Andrew who? Corion’s David Bacher warns amateurs taking on the professionals

The big debate raging within investment markets right now is whether private investors will be rewarded or punished after last month’s equities buying spree that was the most aggressive since 2014. In the latest update of the monthly Corion Report, David Bacher explains why shares ran so hard in July and offers some insights into the results of Amateurs v Pros contests of the past. He also names a low-profile asset manager who he reckons deserves recognition after his consistently applied process delivered the goods.

On July being a major rebound in global assets 

What a difference a month can make. The US gained about 9% and that’s the biggest monthly return for almost two years, while Nasdaq rallied even more. It’s astonishing to note that the Nasdaq index – despite all the things we mentioned last month and the fears and the rumblings and concerns –  is now 20% higher than its low. Talk about a bull with fangs! July was certainly a massive rebound in global assets and particularly risk assets. Last month, we pointed out the fact that over the long term risk assets go up and to be underweight risk assets, you probably need a bit of argument then to be overweight risk assets. But having said that, the economy is slowing down, inflation is still a worry and valuations are not cheap. So, with those headwinds; particularly after the rebound we had last month, we wouldn’t be suggesting to our clients to go overweight. I think there’s more volatility going forward and potentially the best thing is to stay a bit cautious and not be caught in a bear market rally.  

On headwinds that corporates and investors still have to face  

I saw some research, and evidence that show generally retail investors and people in the street’s long term returns are much less than the average benchmarks or institutional returns. Generally there is fear and greed in investments and when you go to a braai and you listen to your friend talk about how he bought a share that went up 10%, 15%; there’s regret. I’m always cautious of following the trend and retail investors getting in before institutional investors. So, the answer to your question is no, that doesn’t surprise me. Rally’s lead to retail flows and unfortunately selloffs lead to retail sales. We are still cautious because if you look at one of the reasons why there was a rally; US second quarter corporate results came out and they were stronger than expected. But you’ve got to realise that quarterly reports are backward looking and when you’re buying an asset and you’re buying a share, you are buying the future profits of that company. The effect of high interest rates and high inflation really hasn’t been felt yet. So, those are significant headwinds that corporates and investors still have to face.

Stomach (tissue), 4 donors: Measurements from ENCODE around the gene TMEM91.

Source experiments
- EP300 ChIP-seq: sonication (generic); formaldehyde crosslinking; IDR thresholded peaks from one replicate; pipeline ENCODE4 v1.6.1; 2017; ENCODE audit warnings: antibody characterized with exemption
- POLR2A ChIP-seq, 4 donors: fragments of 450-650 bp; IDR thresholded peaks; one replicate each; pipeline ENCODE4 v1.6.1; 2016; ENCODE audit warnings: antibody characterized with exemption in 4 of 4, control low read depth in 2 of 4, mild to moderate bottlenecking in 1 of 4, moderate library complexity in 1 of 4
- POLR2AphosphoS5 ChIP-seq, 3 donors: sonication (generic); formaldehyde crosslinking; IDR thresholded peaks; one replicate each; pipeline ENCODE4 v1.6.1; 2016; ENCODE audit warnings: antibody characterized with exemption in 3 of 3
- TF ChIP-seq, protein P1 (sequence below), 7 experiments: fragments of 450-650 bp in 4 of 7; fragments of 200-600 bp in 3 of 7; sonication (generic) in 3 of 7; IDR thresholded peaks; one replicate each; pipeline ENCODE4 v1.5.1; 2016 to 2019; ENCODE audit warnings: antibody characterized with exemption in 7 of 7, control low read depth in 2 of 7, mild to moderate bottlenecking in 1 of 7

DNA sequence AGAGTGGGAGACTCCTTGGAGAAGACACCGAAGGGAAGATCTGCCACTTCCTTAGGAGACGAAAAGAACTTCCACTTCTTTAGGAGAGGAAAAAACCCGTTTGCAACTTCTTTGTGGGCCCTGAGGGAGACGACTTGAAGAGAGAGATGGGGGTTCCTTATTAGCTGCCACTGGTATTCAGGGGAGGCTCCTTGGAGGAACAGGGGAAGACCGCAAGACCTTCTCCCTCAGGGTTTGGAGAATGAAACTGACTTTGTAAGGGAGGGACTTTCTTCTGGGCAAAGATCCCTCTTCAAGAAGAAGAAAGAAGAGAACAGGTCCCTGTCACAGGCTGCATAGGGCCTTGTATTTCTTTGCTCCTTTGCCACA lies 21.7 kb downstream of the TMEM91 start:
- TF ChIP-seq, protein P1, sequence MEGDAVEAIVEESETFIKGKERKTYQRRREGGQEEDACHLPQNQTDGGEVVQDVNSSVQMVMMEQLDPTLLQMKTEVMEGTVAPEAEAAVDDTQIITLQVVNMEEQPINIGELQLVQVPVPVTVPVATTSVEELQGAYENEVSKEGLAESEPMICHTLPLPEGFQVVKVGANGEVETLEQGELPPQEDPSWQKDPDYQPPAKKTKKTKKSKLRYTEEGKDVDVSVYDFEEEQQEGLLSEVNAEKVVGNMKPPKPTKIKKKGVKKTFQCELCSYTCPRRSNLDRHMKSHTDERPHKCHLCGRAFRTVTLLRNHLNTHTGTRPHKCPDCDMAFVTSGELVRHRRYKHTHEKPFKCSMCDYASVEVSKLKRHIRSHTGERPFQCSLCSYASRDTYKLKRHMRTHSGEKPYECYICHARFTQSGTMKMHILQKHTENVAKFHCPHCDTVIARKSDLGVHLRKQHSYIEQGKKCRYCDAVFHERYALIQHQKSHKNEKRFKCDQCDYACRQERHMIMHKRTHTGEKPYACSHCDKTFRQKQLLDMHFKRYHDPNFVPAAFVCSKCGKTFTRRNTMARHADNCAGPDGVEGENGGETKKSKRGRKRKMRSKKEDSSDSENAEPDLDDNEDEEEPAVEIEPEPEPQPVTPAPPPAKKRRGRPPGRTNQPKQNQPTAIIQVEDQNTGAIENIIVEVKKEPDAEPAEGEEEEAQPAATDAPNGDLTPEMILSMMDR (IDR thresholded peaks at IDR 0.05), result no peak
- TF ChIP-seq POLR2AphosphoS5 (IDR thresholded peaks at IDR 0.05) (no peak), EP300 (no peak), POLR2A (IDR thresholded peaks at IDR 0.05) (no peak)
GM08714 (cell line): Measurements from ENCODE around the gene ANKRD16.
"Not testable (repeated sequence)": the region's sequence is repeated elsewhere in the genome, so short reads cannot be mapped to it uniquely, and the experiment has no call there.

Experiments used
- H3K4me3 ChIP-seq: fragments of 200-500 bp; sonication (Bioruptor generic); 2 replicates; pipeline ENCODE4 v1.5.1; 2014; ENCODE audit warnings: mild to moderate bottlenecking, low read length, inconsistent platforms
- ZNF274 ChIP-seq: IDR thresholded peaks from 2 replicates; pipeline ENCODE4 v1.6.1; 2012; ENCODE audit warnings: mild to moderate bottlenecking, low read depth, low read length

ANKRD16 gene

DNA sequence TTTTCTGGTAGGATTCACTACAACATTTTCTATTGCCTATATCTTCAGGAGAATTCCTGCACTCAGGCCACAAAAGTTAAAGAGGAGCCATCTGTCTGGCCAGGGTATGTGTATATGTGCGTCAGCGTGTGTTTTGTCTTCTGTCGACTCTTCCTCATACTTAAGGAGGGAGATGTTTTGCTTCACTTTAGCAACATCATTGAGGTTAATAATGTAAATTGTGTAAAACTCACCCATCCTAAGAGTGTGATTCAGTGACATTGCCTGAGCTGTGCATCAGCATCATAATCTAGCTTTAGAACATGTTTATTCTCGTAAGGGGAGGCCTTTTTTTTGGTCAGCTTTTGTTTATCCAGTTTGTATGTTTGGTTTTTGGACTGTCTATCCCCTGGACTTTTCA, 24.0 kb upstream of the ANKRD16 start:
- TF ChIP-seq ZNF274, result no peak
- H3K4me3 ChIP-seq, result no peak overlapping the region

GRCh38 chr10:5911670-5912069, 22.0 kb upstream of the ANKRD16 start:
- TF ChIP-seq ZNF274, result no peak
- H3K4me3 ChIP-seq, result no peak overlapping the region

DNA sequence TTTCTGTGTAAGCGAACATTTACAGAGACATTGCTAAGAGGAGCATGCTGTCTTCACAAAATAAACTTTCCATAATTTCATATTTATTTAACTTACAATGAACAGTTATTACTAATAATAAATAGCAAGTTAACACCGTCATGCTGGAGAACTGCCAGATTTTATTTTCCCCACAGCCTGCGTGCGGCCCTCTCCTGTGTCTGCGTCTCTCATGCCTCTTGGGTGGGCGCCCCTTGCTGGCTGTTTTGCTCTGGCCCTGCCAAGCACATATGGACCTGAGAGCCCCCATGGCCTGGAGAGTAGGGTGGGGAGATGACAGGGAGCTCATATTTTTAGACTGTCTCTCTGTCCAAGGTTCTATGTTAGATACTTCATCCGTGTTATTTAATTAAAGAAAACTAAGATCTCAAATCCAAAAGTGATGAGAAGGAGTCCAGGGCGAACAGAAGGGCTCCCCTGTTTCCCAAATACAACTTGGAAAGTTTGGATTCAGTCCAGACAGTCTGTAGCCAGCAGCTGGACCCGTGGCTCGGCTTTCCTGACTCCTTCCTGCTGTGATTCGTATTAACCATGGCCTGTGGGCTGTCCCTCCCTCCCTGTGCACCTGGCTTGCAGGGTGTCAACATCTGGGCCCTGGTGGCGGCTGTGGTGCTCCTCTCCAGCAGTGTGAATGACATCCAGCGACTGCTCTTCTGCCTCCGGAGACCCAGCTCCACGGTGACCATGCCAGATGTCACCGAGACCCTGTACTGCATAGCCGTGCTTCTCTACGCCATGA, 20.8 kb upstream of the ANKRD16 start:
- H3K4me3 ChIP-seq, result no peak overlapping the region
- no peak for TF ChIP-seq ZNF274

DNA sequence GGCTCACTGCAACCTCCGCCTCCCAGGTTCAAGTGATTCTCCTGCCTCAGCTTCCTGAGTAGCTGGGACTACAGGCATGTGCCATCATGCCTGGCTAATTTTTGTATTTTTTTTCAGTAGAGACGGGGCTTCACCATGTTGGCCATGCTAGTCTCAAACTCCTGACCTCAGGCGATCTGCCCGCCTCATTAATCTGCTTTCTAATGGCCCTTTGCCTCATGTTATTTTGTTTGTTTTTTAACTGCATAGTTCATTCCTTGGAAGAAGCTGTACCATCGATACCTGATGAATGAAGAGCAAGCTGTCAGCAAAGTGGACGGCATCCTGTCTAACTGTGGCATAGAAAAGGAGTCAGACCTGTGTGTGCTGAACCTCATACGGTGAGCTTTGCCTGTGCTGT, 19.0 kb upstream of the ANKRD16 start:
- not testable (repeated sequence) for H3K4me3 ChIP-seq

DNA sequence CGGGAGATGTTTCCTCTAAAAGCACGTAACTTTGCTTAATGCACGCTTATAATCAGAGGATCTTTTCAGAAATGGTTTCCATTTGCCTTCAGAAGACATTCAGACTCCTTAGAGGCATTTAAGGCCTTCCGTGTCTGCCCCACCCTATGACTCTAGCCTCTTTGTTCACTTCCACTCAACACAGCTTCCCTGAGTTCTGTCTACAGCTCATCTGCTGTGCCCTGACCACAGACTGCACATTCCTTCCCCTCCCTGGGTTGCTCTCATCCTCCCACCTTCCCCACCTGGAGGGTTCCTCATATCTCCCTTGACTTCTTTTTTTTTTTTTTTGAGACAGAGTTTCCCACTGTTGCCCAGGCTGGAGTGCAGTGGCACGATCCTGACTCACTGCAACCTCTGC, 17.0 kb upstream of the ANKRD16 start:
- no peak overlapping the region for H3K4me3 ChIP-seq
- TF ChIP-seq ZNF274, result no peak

On South Africa lagging behind emerging international markets 

Correct, and if you convert that in terms of dollars, we were up 1%. So, obviously the currency was an important factor where the US dollar continues to be the safe haven and appreciating gains. But the other point is, our market has a significant resource weighting. Commodity prices on the whole were a little bit softer last month. Our resources index was flat. So, despite global markets being up 19%, when you’ve got a significant portion of your equity market being resource basic materials heavy, well, that answers why we like international markets.  

On capitulation in the markets 

If we were on the clock to last month this time, there was some element of capitulation. You had not only equity markets off to one of the worst parts of the year but you also had bond markets which you buy for stability and for decorrelation that was off to its worse start in many, many years. So, there was some element of capitulation but as we said earlier, the market’s up 10% from then, and the world looks a little bit rosier.  

On a South African equities manager who’s done well over the past few years

Corion believes investing is not a fast fashion. It’s not about constantly changing and chopping. It’s about sticking to your process and making sure you follow what is going to work over the long term. A name that I think sticks to those principles, is ClucasGray, led by a manager called Andrew Vintcent. We have had exposure to ClucasGray for some time and it hasn’t been a one way bet. COVID caught him by surprise and his portfolios really did suffer but through that course and that pain he presented to us why valuations are so compelling, stuck to his guns and certainly didn’t panic. And over the next three years, or two and a half years, has certainly rewarded our clients for his investment view. Not a common name, but I think a small manager who sticks to his process, who’s got a good track record and something to watch out for people out there in the street.

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